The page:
And you know it. And I know it. Remember? I know everything about you. I even know you like to make a squeaky grunting sound when you're in the throes of orgasm. That only the thought of a small mouse nestled inside a chunk of Swiss cheese and the cat, Sylvester, poised atop the refrigerator with a cartoon anvil, waiting to drop it on the unsuspecting Tom and Jerry, will get you in the mood. That when you are rubbing yourself up against a woman, you are thinking about Chips Ahoy chocolate chip cookies and Bosco-flavored milk on a TV tray, about that afternoon in February when you stayed home from school sick as a dog and your mother leaned down to kiss your steaming forehead and you inhaled the fragrance of day-old Chanel No. 5 as your eyes were glued to Looney Tunes, and your little boy heart went thump-thump-thump from the heat and closeness of your mother's breast.
By the way, I've talked to your mother.
In fact, your mother is waiting outside the door for you, and she's got a big paddleboard and bottle of castor oil.
Just kidding. I mean, about the paddleboard and the castor oil. Not about talking to your mother because I did talk to your mother. Would you like to know what she said? Of course you would. She said: get on with it. Get over it. Grow up. She told me she's gone to Tahiti to live out the rest of her life among the natives, like Gauguin.
Now don't go and imagine your mother prancing naked among the palm fronds. That's called regression. No, instead imagine this-she's gone. She's happy. She's dancing among the orchids and lilies, wearing a nice little modest floral muumuu. She's drinking a daiquiri with a little paper parasol stuck in it. She's writing a novel. She's taking up singing. She's painting pictures. She's scuba diving. Collecting sea shells. Making pottery. Writing a screenplay. She's bought a video camera. Become a lounge singer. She's taken up with a hotel manager named Maurice. She's happy, laughing. And she's not thinking of you. She's forgotten all about you.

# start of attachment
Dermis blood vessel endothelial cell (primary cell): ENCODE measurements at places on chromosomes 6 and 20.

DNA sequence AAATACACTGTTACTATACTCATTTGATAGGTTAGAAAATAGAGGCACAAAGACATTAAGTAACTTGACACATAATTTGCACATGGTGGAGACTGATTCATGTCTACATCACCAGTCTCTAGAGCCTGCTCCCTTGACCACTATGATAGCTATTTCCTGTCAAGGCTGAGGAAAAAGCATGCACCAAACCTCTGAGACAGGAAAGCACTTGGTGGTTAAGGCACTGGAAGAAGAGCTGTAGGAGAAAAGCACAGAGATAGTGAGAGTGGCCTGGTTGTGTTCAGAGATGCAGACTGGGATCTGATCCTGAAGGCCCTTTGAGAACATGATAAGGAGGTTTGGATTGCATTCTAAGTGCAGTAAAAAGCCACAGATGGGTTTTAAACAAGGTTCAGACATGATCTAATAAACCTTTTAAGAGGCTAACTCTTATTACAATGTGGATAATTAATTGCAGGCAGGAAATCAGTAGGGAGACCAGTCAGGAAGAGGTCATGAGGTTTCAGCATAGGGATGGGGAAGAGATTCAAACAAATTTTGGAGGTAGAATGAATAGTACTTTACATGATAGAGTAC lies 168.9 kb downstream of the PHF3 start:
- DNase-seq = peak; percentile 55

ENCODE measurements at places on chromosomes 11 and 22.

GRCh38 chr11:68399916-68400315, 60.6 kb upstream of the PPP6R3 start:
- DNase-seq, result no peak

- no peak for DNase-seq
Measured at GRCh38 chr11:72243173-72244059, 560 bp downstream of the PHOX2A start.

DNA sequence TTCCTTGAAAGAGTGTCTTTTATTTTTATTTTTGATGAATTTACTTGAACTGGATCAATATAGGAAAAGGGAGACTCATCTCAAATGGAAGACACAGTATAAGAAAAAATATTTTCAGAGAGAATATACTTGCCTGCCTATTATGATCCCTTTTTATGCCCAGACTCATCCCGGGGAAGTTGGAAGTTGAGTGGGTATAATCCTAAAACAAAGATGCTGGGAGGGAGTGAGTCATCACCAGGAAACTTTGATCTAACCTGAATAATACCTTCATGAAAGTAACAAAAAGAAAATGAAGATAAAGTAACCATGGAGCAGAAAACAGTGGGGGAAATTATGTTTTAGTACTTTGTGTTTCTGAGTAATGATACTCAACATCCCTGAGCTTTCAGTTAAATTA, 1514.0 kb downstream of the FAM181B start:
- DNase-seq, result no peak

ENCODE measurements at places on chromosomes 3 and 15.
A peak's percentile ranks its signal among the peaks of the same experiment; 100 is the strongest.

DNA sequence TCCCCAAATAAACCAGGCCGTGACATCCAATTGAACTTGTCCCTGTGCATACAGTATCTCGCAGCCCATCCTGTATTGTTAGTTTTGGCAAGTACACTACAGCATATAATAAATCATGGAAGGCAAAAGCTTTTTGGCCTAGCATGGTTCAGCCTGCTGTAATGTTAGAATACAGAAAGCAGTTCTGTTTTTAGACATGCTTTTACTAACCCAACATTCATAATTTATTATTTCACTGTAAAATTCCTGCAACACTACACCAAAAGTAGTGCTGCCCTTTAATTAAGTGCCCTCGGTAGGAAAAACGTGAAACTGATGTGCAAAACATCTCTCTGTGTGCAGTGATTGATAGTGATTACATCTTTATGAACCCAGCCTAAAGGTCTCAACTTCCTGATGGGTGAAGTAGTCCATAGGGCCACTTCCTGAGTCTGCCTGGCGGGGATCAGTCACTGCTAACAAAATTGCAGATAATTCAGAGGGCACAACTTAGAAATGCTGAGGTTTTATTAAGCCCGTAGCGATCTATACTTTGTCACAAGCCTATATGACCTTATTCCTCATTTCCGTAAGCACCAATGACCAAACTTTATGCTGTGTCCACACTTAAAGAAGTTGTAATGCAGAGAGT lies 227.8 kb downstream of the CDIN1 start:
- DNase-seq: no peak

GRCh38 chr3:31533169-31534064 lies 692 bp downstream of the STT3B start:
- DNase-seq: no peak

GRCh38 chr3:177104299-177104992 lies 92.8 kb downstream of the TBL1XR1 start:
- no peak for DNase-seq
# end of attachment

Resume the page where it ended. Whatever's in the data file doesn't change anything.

She's not watching you. Therefore, you are free. Free. Yes, free. You don't have to make love to a clone of yourself. You don't have to have sex with a rubber doll, a pinup girl, a cyberspace babe, a voice on the telephone, an Internet surfer girl, a dominatrix in leather lederhosen, a girl in a fancy apartment on East 92nd Street who only wants you for your money because that's all you have to give since your heart belongs to Mommy. You don't have to look for a woman who is so different from Mommy-a different race or religion or height or hair color- that looking into her eyes at night will not send you into Oedipal Shock Syndrome. You don't have to run the moment someone mentions marriage because marriage means Mommy and Mommy means death.
I know, you panic as soon as a woman is nice, as soon as she kisses your steaming forehead, as soon as she coos in your ear. You think of mice and cats with an anvil poised above their heads. You want to kill. You don't want to kill. Or you want to watch the Super Bowl for twenty-four hours or read a 1,500-page science fiction novel, or take your weed whacker out and mow down innocent dandelions, their little yellow heads severed and lying lifeless on the edge of your driveway waiting to be flushed down the sewer with one burst from your big, long garden hose.